As time to submit legislation ends, debates begin
Published 7:00 am Tuesday, January 31, 2017
Today marks the final day for the introduction of bills in the Mississippi House of Representatives. As of Monday afternoon, 1,457 bills have been submitted to the legislature this year. While many of those potential laws are similar, and have also been presented in years past, a large stack of bills remain for legislators to read and take a stance on.
This is all done while trying to pass their own bills and speak with other representatives who have to prioritize their own concerns, and those of their constituents. Some well-seasoned legislators, like Rep. Mark Formby, have presented close to 50 bills, some quite similar and some he has said, most likely, won’t pass. Sen. Angela Hill, elected to office in 2012, is the principal author of about 40 bills this year.
With six senators and representatives covering at least part of Pearl River County, it can be difficult for constituents to stay up to date with everything that is being proposed by their elected officials. However, the Internet has made keeping up with legislation easy for the general public.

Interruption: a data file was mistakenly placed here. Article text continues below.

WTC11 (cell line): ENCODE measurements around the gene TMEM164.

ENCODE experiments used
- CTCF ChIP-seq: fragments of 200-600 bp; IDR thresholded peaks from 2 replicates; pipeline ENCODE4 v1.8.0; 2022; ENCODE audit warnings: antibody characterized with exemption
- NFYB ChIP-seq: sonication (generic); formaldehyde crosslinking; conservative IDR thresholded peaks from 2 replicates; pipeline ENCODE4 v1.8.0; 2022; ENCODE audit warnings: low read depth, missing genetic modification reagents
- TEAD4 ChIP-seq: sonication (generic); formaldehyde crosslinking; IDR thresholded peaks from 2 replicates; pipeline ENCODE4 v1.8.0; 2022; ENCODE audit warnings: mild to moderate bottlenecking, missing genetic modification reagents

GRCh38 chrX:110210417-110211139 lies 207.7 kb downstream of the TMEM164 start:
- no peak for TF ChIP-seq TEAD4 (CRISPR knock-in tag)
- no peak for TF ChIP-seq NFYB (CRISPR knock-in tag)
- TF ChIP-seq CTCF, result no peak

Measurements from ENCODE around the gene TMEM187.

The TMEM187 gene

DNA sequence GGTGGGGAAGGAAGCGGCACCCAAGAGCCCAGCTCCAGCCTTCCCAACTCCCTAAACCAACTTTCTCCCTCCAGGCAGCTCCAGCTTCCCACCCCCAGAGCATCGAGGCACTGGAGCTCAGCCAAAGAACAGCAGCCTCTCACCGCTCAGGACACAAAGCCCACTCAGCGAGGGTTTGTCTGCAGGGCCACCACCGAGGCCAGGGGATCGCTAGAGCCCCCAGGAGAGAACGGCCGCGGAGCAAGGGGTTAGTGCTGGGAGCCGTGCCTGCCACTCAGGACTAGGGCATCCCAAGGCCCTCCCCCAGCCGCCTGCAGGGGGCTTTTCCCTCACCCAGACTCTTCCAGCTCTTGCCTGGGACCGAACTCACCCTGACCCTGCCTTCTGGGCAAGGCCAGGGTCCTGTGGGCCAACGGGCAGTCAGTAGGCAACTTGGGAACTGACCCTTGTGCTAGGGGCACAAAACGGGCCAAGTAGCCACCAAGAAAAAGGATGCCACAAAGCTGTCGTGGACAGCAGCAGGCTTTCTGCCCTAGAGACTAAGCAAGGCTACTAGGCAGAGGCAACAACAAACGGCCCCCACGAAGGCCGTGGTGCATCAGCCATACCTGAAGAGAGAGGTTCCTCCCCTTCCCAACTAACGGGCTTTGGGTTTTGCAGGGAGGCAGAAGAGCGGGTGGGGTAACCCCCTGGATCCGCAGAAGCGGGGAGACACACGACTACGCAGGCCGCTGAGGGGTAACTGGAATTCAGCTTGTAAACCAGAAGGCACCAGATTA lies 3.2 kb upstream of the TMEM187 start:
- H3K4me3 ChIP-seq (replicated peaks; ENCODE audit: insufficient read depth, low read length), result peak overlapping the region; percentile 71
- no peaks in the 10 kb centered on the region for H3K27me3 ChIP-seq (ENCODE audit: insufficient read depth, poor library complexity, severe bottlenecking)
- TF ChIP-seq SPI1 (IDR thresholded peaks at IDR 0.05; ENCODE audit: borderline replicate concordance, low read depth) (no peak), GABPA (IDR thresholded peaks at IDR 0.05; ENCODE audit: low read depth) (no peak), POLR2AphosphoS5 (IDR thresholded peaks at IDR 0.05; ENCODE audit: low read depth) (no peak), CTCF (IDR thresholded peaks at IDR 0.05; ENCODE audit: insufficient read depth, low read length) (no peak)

For example, Hill submitted SB 2845 which would require 18.5 percent of sales tax revenue collected from businesses outside of municipalities to be paid to the county. While this is a sizable amount of the state’s source of revenue—$50 million according to Formby—counties around the state are also scavenging for revenue.
By returning a portion, and a small portion at that, of sales tax to the county, it puts that money back in taxpayers’ service at a more local level. Whether the county spends it on development, parks or police, it’s easier to see how the additional seven percent on the dollar they spend at a county store benefits them.
If you feel passionate about this issue, or any other, it’s important to contact your local representative at this critical time. With the final legislative deadline approaching, legislators are going to spend the next couple of months poring over documents and making decisions. While we at the Item work hard to keep the public informed about issues that come across our radar, we encourage our readers to reach out to us if you see a piece of legislation you would like more information about.